Scarcity or abundance?

I discussed this topic in a letter that appeared this week in the Alibi:

I feel compelled to respond to the letter to the editor outlining the myriad, alleged justifications for population control and using government power to reduce populations. They are all based on the faulty assumption that we are running out of (insert natural resource here).

The reality is far different and was largely settled back in 1980 when free market economist Julian Simon made a wager with Paul Ehrlich who continues to make a living spreading fear about “overpopulation” and other supposed crises.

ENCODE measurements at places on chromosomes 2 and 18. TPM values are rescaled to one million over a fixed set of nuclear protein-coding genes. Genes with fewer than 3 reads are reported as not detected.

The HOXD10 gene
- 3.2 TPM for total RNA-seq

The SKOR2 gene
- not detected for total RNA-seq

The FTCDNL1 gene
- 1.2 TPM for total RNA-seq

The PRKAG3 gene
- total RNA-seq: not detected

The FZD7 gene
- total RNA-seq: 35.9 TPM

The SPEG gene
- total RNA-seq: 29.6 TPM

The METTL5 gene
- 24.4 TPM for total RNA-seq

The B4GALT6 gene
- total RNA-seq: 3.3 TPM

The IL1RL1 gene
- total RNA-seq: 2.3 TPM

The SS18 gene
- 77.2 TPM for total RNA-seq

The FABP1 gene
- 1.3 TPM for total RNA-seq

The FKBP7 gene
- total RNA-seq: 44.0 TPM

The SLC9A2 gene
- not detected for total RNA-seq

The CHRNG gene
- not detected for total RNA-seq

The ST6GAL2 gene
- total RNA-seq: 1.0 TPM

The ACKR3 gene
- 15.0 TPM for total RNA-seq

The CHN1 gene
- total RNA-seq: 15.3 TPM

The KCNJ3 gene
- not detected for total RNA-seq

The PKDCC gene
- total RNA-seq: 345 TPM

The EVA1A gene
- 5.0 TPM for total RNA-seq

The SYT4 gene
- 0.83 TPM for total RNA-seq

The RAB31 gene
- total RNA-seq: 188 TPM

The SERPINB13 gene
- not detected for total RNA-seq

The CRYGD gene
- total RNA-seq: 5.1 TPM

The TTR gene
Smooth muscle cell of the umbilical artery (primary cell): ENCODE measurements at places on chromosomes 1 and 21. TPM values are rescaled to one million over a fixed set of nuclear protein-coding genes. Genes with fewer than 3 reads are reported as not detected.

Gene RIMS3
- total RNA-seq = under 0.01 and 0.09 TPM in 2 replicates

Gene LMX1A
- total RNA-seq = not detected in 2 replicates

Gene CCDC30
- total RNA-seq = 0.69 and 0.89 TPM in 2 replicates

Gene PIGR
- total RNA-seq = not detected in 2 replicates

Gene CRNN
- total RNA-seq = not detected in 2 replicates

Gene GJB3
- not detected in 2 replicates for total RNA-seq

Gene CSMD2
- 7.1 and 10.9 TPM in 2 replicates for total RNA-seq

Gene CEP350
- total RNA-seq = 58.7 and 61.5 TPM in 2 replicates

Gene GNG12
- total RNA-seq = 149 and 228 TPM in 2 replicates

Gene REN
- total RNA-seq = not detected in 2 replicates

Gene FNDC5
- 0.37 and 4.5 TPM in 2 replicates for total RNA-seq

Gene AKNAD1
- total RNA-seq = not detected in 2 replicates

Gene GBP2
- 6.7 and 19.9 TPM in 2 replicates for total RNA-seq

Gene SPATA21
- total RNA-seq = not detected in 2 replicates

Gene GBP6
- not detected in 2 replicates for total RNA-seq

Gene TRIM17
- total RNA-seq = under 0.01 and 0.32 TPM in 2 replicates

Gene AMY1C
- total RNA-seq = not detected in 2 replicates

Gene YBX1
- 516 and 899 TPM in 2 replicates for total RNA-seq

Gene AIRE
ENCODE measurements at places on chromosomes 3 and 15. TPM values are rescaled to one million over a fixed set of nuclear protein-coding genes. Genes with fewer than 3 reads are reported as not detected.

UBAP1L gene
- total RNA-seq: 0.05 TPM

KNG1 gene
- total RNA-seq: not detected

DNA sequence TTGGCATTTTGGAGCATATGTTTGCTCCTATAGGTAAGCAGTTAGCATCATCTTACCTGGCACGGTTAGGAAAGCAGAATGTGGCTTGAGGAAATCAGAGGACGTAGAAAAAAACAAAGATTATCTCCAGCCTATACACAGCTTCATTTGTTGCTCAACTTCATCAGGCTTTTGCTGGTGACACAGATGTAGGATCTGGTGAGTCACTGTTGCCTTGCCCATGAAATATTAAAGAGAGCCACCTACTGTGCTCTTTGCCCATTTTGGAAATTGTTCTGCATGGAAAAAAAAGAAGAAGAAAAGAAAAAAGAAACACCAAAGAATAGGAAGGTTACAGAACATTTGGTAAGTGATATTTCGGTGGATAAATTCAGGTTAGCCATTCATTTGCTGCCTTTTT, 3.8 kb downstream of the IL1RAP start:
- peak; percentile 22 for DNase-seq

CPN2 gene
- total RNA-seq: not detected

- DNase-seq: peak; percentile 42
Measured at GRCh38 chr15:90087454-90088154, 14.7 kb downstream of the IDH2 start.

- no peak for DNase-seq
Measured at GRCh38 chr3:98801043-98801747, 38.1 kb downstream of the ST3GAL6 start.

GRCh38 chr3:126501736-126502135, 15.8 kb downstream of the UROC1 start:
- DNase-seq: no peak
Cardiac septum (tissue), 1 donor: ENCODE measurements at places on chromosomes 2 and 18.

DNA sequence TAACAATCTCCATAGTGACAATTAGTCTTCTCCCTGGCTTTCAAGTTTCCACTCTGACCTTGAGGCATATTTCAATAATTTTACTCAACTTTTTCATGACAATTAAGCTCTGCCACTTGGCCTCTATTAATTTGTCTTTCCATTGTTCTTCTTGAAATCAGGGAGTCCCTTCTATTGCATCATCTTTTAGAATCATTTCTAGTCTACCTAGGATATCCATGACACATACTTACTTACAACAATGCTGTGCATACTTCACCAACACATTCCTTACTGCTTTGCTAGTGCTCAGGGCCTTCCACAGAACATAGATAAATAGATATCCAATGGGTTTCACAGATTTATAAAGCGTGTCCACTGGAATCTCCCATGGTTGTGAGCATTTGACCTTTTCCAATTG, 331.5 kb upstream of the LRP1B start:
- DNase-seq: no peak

The two men bet on a mutually agreed-upon measure of resource scarcity over the decade leading up to 1990. Simon had Ehrlich choose five commodity metals. Copper, chromium, nickel, tin, and tungsten were chosen and Simon bet that their prices would decrease, while Ehrlich bet they would increase. Ehrlich ultimately lost the bet, and all five commodities that were selected as the basis for the wager continued to trend downward during the wager period.

Prices of these and other commodities fluctuate in the short-term, but over the long-term, humans use the one unlimited resource that exists (human ingenuity) to find and put new resources to use for human benefit. The centuries-long trend is for more people to live more comfortably where their governments allow them to do so.